April 25, 2016 Farm News

The usual weekly garden view to be compared with previous weeks.

The usual weekly garden view to be compared with previous weeks.

It has been such a very nice week.  We had the horses out working the garden on three consecutive days but gave them a break on the fourth.  They cannot be expected to do long and heavy work just yet since they have been little worked all winter.  They were very well behaved when worked and were worked for two or three hours at a time.  They were harnessed to the large disc harrows that we have.  This set of discs is so large that in order to be able to work them continuously for two or three hours we should need at least 8 horses.  We use our team, two horses and since they are two and not eight we have to give them frequent and long breaks.  The routine was to  pull the discs down from one side of the garden to the next, a distance of just over 300 feet and give the horses a long rest, then back down to the other end and another rest.  The round trip including the rests took  about 10 to 15 minutes so the work was slow to get done.  The harrowing was sometimes done twice over if there was a lot of plant material needing to be worked in.  Later the single row cultivator pulled by the horses will  go over the ground at least two and sometimes three times to form a seed bed.  We sometimes go over it again with various cobbled together tools to break up clumps and make a much smoother, finer seed bed; suitable for smaller seeded vegetables which need to be more shallowly planted and will not emerge through large heavy clods of earth.  We need a better horse drawn device to do bed preparation but have not found a really suitable one as yet.

We need a platform on the discs to give us a safe place to stand.

We need a platform on the discs to give us a safe place to stand.

Turning at the end of the garden.

Turning at the end of the garden.

The turn can be made quite tight, about a disc width easily enough.

The turn can be made quite tight, about a disc width easily enough.

Working up the soil.

Working up the soil.

Aerron and the team resting after a round on the 8 plus horse disc.

Aerron and the team resting after a round on the 8 plus horse disc.

We were able to plant the last bed (two rows) of broad beans and also get planted two and two thirds beds of Yellow Spanish onions sets, little bulbs, not seeds.  Our seeded onions are still in the house in the seed trays.  The garlic has been partially hoed to get rid of the newly sprouted weeds of various sorts and the perennial Korean Mint, which is growing very nicely, has had the dead stems from last season taken away.  So work has begun slowly.  not quite as much accomplished as we would have hoped for, and not quite ready to put out a call for help from those with a working share.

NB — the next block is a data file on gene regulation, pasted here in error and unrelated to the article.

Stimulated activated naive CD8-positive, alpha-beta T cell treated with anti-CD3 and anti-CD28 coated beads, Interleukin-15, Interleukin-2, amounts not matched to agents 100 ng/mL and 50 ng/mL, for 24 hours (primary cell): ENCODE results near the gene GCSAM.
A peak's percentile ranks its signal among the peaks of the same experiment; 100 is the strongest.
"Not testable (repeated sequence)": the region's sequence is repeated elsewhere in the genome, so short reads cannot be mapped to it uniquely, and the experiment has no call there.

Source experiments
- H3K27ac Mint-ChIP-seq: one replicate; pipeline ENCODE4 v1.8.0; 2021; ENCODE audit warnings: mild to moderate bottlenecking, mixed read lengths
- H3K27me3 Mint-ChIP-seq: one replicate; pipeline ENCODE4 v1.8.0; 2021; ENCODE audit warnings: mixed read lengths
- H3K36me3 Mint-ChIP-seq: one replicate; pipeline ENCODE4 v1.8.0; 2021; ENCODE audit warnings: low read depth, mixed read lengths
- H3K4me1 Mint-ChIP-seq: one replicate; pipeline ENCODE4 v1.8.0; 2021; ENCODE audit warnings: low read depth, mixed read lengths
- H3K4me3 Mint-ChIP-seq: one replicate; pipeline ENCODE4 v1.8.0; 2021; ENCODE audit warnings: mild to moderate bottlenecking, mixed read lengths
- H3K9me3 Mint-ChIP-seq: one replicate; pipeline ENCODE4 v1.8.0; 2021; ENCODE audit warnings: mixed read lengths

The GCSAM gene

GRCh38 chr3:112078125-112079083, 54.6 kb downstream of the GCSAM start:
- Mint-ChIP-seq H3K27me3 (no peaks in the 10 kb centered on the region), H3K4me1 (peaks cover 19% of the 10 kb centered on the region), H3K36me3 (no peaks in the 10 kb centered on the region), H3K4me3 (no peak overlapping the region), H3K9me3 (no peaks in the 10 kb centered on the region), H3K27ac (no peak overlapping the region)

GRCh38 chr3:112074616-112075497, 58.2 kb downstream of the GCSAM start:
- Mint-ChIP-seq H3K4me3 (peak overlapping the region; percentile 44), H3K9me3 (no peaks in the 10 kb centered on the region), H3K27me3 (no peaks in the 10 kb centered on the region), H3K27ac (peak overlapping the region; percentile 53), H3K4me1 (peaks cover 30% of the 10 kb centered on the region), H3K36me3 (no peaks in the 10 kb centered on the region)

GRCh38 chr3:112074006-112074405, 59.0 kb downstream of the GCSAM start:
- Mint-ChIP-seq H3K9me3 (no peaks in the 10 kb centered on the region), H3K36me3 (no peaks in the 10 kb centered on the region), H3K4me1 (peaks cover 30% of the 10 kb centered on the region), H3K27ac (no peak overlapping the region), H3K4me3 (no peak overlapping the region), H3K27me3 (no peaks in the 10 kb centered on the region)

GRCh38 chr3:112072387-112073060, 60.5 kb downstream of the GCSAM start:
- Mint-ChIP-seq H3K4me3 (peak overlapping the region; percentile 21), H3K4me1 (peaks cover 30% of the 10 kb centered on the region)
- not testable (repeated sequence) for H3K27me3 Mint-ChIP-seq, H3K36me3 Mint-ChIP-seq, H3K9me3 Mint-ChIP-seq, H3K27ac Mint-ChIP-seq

The single row horse drawn cultivator with beds of garlic behind it.

The single row horse drawn cultivator with beds of garlic behind it.

On the far right, a row is being made to plant onion sets. Onions are already in 6 rows to the left of that.

On the far right, a row is being made to plant onion sets. Onions are already in 6 rows to the left of that.

Today, Monday, Aerron will have the horses on the discs again, and later on the cultivator, to get some beds ready for more onions and other veggies and for the potatoes.  We made a trip to William Dam Seeds again, on Wednesday this past week, second trip this year to Dam’s, to get more seeds,  the onion sets and potatoes.  One more trip to in a few weeks to get corn,  squashes and other of the vining crops as well as anything that we may have missed.

On the far right, a row is being made to plant onion sets. Onions are already in 6 rows to the left of that.

On the far right, a row is being made to plant onion sets. Onions are already in 6 rows to the left of that.

The chickens are continuing to lay very well and our ducks are doing a good job too as their lay rate is steadily increasing and has just today reached 50 per cent.  That is to say that 10 of the 20 hen ducks laid an egg.  So we now have plenty of eggs to sell.  If you would like to get eggs just send an e-mail with your request.  Eggs are $4.00 per dozen.  These are brown eggs, mostly large to extra large and the ducks eggs, except for the odd black or grey egg from the Cayuga breed, are quite large and white.

The egg colours rang from the whit of a duck egg in the foreground to dark and light brown shades and pinks and hints of purple to the almost black egg of the Cayuga ducks

The egg colours rang from the whit of a duck egg in the foreground to dark and light brown shades and pinks and hints of purple to the almost black egg of the Cayuga ducks

A few chickens scattered across the horse field.

A few chickens scattered across the horse field.

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